When a community transmission was confirmed in Byron Bay, health officials reacted.
And late Wednesday, the worst fears were confirmed when Minister for Health Brad Hazzard signed a public health order ending this year’s Bluesfest.
“While the cancelation of Bluesfest is disappointing for music lovers and the local community,” comments Hazzard in a statement. “I hope that ticket holders would support Bluesfest and hold on to their tickets as I understand Bluesfest will be working on a new date as soon as possible.”
It’s the second year running that Bluesfest has been canned due to the health crisis.
Soon after, Bluesfest organizers shared the sad news. “We are heartbroken that COVID-19 has spread into our local community,” reads a statement from Bluesfest.
Bluesfest director Peter Noble says his team is having discussions on new dates, though the Easter 2021 show is finished. “This is one of the most difficult statements I have ever had to make,” Noble explains. “We really wanted to be at the forefront of the return of live music at Pre-COVID-19 level. We feel deeply for everybody affected, the fans, the artists, and the hard-working Bluesfest team. But in the end, the health of our community must come first."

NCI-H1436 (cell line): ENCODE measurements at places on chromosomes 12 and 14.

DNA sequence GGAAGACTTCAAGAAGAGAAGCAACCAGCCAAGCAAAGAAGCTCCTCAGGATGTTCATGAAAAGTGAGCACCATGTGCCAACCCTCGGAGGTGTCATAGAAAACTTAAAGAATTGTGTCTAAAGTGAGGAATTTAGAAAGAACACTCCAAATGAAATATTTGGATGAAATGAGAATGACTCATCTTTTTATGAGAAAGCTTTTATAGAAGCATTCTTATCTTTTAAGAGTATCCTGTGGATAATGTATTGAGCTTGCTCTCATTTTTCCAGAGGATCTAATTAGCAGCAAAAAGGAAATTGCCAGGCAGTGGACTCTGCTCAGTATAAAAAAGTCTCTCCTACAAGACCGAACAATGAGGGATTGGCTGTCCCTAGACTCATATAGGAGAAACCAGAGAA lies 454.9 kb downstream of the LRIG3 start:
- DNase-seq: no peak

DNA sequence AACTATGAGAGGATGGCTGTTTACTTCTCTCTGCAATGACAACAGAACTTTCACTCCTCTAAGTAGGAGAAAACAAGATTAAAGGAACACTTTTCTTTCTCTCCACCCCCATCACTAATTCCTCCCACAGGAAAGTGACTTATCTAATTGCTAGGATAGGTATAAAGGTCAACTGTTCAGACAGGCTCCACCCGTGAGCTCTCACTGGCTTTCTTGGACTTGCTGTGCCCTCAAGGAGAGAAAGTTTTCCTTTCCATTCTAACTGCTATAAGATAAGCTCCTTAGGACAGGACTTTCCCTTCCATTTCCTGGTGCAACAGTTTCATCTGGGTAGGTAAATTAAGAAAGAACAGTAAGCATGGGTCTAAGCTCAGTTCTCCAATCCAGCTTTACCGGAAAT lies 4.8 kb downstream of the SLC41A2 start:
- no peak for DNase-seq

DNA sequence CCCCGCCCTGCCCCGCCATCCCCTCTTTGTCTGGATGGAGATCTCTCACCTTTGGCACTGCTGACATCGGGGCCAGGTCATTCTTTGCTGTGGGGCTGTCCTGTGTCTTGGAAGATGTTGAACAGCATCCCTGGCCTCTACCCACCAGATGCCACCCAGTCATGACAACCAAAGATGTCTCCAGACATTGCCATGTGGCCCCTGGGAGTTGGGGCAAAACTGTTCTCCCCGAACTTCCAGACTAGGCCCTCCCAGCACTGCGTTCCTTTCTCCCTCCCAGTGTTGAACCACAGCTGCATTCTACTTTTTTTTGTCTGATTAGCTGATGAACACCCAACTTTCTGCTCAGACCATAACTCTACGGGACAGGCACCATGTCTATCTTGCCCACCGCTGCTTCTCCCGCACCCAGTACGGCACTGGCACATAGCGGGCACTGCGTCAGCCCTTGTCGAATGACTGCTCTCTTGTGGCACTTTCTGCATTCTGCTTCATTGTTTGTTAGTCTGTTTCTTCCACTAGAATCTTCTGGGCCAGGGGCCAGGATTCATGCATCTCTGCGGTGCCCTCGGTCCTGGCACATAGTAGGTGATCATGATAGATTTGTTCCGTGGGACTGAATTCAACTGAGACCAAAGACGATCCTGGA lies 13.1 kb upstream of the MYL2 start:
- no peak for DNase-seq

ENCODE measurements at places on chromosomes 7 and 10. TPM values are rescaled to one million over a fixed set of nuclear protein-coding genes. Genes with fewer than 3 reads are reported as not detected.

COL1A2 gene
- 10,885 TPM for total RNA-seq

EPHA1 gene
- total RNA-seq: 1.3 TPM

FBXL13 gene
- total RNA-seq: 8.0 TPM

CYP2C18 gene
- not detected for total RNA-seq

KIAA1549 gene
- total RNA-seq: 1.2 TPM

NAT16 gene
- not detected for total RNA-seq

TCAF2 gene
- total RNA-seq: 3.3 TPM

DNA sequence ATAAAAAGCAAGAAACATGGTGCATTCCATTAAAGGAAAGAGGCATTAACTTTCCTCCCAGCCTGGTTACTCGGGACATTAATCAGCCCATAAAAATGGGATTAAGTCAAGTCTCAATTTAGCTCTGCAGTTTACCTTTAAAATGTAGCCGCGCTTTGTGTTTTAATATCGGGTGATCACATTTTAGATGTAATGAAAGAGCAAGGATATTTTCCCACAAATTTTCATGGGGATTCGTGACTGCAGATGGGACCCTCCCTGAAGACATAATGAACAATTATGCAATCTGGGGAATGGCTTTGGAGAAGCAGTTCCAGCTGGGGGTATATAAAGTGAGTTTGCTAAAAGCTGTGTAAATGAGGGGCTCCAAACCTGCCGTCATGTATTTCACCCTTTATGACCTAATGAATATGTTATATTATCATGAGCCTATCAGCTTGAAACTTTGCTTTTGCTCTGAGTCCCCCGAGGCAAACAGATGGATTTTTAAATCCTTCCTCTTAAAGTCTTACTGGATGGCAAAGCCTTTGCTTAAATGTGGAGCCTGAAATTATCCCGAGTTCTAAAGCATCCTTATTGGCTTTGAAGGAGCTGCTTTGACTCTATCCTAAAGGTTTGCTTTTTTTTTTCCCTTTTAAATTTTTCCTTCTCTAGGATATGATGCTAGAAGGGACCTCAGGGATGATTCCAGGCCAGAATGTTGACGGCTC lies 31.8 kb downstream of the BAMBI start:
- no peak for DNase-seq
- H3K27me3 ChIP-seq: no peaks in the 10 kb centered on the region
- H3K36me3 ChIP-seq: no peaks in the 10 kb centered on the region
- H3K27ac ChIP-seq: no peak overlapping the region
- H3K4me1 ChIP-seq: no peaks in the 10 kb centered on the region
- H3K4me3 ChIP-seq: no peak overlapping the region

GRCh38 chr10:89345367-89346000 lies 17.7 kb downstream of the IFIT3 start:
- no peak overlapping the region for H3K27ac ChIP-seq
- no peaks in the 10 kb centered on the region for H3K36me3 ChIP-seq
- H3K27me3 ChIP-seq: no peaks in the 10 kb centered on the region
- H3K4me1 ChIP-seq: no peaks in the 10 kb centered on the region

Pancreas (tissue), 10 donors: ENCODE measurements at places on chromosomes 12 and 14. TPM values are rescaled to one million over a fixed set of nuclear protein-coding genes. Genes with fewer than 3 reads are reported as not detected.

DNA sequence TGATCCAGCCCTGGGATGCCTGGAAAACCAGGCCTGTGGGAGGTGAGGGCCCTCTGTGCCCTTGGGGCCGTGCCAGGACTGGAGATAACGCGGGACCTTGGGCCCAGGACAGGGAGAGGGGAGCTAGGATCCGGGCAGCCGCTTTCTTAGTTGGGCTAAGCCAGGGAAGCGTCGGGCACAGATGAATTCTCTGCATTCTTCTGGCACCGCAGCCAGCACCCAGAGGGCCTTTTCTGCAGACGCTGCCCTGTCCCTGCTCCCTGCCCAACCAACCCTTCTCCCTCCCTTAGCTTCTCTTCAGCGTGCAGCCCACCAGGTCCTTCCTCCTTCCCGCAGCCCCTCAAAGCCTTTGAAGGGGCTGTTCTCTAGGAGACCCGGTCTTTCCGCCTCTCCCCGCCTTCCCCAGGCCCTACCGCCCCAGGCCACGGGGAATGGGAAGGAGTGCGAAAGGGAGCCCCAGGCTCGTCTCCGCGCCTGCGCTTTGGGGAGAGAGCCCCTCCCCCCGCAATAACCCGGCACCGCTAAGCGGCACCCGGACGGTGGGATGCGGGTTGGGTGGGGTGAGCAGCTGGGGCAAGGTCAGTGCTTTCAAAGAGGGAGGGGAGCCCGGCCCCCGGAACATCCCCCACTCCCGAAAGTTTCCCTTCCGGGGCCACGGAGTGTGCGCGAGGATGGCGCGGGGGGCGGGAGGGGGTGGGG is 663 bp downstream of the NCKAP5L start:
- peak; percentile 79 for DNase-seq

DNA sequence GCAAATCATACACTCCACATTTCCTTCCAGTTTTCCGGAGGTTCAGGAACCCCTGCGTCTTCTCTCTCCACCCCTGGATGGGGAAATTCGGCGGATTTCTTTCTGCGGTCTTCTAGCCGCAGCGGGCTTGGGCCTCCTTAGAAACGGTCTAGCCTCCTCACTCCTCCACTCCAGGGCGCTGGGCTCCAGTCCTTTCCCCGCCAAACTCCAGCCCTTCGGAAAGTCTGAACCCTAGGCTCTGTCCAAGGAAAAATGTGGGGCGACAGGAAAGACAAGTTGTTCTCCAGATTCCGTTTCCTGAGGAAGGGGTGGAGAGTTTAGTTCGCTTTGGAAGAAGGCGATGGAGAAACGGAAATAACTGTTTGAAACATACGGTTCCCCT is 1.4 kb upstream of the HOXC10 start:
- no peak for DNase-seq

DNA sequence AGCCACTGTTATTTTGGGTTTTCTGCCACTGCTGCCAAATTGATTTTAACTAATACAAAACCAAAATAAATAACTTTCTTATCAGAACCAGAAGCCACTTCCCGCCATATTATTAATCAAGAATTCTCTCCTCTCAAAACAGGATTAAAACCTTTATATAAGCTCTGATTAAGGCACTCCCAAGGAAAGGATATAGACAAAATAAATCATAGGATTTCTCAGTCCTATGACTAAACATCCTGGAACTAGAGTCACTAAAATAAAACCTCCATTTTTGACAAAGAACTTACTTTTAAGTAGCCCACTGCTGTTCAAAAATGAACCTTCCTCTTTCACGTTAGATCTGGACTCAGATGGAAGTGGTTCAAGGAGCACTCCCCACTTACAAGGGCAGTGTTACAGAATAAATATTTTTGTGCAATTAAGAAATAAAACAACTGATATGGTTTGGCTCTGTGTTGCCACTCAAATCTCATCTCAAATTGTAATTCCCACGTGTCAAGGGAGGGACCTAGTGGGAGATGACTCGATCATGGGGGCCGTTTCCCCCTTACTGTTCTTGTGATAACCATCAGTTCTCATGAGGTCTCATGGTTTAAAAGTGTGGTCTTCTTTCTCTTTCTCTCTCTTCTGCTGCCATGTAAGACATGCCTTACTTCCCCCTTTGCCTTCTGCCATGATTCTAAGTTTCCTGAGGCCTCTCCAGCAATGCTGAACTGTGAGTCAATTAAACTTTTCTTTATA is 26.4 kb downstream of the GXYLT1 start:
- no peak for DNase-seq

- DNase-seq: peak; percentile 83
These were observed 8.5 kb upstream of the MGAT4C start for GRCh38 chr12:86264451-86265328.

Noble issued a plea to ticket-holders keen to soak up the Bluesfest vibe: Stay away. “This weekend we will be packing down the event that was cancelled within 24 hours of gates due to open,” he explains. “Please do not come to the festival site.”
Due to health and safety protocols, this year’s COVIDSafe event was set to be staged across three performance stages, operating at approximately 50 percent of normal capacity and production. This year's fest boasted a capacity of 16,500 for each day of its five days.
Established in 1990, Bluesfest is one of the most decorated of all festivals in these parts, winning dozens of tourism and live industry awards, and its founder Peter Nobel received the Order of Australia Medal (OAM) in 2016 for "service to live and recorded music, to tourism, and to the community."
Over the years, its stages have hosted performances from Bob Dylan, Paul Simon, Robert Plant, James Brown, Angelique Kidjo, BB King and many more.
In 2010, Bluesfest moved to its permanent home at the 300 acre Tyagarah Tea Tree Farm, about 6 miles north of Byron Bay.